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European stocks stabilise ahead of US inflation data

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European equities stabilised on Wednesday after a US central banker soothed concerns about inflation and an eventual tightening of monetary policy that had driven global stock markets lower in the previous session.

The Stoxx 600 index gained 0.4 per cent and the UK’s FTSE 100 rose 0.6 per cent. Asian bourses mostly dropped, with Japan’s Nikkei 225 and South Korea’s Kospi 200 each losing more than 1.5 per cent for the second consecutive session.

The yield on the 10-year US Treasury bond, which has dropped in price this year as traders anticipated higher inflation that erodes the returns from the fixed interest securities, added 0.01 percentage points to 1.613 per cent.

Global markets had ended Tuesday in the red as concerns mounted that US inflation data released later on Wednesday could pressure the Federal Reserve to start reducing its $120bn of monthly bond purchases that have boosted asset prices throughout the Covid-19 pandemic.

Analysts expect headline consumer prices in the US to have risen 3.6 per cent in April over the same month last year, which would be the biggest increase since 2011. Core CPI is expected to advance 2.3 per cent. Data on Tuesday also showed Chinese factory gate prices rose at their strongest level in three years last month.

Late on Tuesday, however, Fed governor Lael Brainard stepped in to urge a “patient” approach that looks through price rises as economies emerge from lockdown restrictions.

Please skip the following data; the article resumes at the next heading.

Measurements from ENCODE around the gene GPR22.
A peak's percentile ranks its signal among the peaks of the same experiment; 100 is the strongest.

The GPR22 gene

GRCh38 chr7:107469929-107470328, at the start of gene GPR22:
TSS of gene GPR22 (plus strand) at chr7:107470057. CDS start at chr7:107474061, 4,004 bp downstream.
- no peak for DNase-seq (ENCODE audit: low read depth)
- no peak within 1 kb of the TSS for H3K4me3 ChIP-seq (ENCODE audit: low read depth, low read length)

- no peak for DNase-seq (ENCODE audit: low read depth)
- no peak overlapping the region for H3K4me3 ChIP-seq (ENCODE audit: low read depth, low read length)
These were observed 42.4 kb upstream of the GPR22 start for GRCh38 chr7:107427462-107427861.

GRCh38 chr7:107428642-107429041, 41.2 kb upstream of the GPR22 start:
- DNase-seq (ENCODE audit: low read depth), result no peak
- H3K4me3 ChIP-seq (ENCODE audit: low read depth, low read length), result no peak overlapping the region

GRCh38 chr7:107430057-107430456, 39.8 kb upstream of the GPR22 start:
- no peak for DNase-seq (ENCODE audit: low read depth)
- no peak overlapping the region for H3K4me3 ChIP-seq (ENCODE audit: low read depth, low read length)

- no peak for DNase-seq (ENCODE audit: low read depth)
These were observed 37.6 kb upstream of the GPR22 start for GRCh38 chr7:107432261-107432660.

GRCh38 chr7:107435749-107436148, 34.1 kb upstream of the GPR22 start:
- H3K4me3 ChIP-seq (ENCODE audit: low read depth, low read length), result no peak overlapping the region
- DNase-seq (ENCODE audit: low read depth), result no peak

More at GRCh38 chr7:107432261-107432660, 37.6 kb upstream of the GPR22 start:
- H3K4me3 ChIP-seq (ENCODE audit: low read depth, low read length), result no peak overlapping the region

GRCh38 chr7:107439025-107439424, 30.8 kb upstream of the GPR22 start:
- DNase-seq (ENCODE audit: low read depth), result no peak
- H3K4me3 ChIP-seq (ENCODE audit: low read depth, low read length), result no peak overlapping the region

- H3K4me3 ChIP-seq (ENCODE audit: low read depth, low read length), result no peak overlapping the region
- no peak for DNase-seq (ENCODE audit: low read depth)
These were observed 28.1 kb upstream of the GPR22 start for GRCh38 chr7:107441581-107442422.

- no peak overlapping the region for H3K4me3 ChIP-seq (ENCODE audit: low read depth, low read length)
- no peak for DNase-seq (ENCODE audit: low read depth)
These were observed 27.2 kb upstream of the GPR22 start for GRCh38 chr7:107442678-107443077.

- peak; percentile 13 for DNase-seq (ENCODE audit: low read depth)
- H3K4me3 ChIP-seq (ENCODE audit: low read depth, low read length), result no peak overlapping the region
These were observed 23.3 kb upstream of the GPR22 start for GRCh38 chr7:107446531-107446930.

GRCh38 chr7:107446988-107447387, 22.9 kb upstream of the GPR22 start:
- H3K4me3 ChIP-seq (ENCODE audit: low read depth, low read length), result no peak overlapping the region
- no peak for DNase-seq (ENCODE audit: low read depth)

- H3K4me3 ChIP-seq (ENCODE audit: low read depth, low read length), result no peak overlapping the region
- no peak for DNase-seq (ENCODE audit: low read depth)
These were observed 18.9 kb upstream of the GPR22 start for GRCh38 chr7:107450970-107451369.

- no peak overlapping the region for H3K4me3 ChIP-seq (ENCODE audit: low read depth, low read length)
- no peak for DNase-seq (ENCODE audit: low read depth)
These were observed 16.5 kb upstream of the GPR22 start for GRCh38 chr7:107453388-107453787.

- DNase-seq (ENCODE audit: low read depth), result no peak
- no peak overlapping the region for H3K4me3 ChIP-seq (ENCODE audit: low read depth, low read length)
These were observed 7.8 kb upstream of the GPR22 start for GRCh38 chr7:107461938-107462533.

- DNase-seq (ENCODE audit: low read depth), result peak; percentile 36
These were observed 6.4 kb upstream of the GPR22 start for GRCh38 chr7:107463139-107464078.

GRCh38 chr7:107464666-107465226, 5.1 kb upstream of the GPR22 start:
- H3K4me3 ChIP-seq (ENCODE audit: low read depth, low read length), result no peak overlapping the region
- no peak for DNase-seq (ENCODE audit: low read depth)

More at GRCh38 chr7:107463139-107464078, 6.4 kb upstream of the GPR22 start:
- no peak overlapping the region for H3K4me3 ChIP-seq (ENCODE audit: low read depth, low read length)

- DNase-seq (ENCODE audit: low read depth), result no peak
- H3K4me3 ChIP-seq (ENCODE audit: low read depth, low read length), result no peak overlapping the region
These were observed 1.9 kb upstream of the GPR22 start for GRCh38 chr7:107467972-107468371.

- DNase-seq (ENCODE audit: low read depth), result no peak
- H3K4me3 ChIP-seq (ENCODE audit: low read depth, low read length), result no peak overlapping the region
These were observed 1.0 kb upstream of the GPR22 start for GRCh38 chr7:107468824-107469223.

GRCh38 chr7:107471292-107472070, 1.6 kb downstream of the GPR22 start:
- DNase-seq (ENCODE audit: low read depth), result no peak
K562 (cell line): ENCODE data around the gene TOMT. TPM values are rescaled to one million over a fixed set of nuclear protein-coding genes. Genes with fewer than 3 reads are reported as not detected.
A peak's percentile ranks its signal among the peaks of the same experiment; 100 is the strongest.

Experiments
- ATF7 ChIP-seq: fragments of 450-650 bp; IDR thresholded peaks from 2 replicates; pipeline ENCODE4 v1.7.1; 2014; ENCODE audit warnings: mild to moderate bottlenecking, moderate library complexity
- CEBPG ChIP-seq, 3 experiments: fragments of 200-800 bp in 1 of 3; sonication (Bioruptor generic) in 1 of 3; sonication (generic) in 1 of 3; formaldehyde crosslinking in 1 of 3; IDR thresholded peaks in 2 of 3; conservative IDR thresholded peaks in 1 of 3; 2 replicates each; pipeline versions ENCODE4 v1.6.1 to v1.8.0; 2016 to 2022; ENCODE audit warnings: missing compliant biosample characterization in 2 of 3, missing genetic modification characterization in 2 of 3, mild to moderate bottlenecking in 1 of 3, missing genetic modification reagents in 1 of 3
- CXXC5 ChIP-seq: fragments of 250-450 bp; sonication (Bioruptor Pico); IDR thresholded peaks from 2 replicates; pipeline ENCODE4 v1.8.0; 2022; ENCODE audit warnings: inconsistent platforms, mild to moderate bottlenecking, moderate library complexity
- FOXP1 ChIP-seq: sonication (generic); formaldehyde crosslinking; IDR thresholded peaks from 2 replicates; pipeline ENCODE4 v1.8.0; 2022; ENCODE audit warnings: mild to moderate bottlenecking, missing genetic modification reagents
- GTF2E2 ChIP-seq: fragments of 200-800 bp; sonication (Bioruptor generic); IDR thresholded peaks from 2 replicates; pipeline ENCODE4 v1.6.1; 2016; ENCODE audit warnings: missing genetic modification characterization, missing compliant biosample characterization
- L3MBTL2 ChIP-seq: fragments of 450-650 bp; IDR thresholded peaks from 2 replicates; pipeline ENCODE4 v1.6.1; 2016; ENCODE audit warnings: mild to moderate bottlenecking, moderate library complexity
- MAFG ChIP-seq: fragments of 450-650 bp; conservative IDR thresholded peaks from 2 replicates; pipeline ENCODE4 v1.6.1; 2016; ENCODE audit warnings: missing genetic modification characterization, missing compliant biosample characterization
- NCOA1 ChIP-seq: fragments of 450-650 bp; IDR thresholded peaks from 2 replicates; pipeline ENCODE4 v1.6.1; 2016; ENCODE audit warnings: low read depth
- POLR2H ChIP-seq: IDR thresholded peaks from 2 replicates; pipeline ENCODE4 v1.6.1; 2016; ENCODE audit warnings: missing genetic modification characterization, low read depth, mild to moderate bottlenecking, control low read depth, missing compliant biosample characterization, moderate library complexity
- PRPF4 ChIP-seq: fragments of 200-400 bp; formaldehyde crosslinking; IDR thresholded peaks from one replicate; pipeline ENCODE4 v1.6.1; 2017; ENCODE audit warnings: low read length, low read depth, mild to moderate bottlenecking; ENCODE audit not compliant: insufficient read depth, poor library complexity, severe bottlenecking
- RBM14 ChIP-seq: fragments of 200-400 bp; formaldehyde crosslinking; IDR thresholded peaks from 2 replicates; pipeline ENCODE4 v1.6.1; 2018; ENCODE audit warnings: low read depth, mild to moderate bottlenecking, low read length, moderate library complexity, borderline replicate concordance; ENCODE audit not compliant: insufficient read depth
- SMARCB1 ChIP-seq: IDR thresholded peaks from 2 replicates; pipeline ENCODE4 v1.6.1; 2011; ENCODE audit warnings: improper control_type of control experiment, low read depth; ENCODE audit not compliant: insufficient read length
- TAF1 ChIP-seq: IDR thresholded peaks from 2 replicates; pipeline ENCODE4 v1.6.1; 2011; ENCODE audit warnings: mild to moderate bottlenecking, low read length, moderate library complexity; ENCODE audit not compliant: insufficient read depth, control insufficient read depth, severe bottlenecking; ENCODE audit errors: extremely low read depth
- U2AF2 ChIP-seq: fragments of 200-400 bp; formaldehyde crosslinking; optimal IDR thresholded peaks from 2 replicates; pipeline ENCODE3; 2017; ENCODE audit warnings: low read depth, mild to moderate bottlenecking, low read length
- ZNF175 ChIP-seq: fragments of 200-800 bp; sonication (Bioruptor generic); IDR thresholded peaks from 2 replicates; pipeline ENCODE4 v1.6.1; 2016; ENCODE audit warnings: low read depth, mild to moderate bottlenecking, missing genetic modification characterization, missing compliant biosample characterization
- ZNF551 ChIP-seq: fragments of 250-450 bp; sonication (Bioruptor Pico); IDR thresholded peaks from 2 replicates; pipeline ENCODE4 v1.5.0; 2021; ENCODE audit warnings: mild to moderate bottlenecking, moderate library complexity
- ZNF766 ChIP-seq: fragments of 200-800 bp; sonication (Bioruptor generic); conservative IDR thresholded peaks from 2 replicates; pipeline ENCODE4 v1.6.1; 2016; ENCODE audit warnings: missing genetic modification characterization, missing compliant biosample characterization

The world’s most powerful central bank has regularly repeated that it will wait for several months or more of persistent inflation before withdrawing its monetary support programmes, which have been followed by most other major global rate setters since last March. Investors are increasingly speculating about when the Fed will step on the brake pedal.

“Markets are intensely focused on inflation because if it really does accelerate into this time near year, that will force central banks into removing accommodation,” said David Stubbs, global head of market strategy at JPMorgan Private Bank.

Stubbs added that investors should look more closely at the month-by-month inflation figure instead of the comparison with April last year, which was “distorted” by pandemic effects such as the price of international oil benchmark Brent crude falling briefly below zero. Brent on Wednesday gained 0.5 per cent to $69.06 a barrel.

“If you get two or three back-to-back inflation reports that are very high and above expectations” that would show “we are later into the economic recovery cycle,” said Emiel van den Heiligenberg, head of asset allocation at Legal & General Investment Management.

He added that the pandemic had sped up deflationary forces that would moderate cost pressures over time, such as the growth of online shopping that economists believe constrains retailers’ abilities to raise prices. Widespread working from home would also encourage more parents and carers into full-time work, he said, “increasing the labour supply” and keeping a lid on wage growth.

In currency markets on Wednesday, sterling was flat against the dollar, purchasing $1.141. The euro was also steady at $1.214. The dollar index, which measures the greenback against a group of trading partners’ currencies, dipped 0.1 per cent to stay around its lowest since late February.



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Potash/grains: prices out of sync with fundamentals

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The rising tide of commodity prices is lifting the ricketiest of boats. High prices for fertiliser mean that heavily indebted potash producer K+S was able to report an unusually strong first quarter on Tuesday. Some €60m has been added to the German group’s full year ebitda expectations to reach €600m. Its share price has gone back above pre-pandemic levels.

Demand for agricultural commodities has pushed prices for corn and soyabeans from decade lows to near decade highs in less than a year. Chinese grain consumption is at a record as the country rebuilds its pork herd. Meanwhile, the slowest Brazilian soyabean harvest in a decade, according to S&P Global, has led to supply disruptions. Fertiliser prices have risen sharply as a result.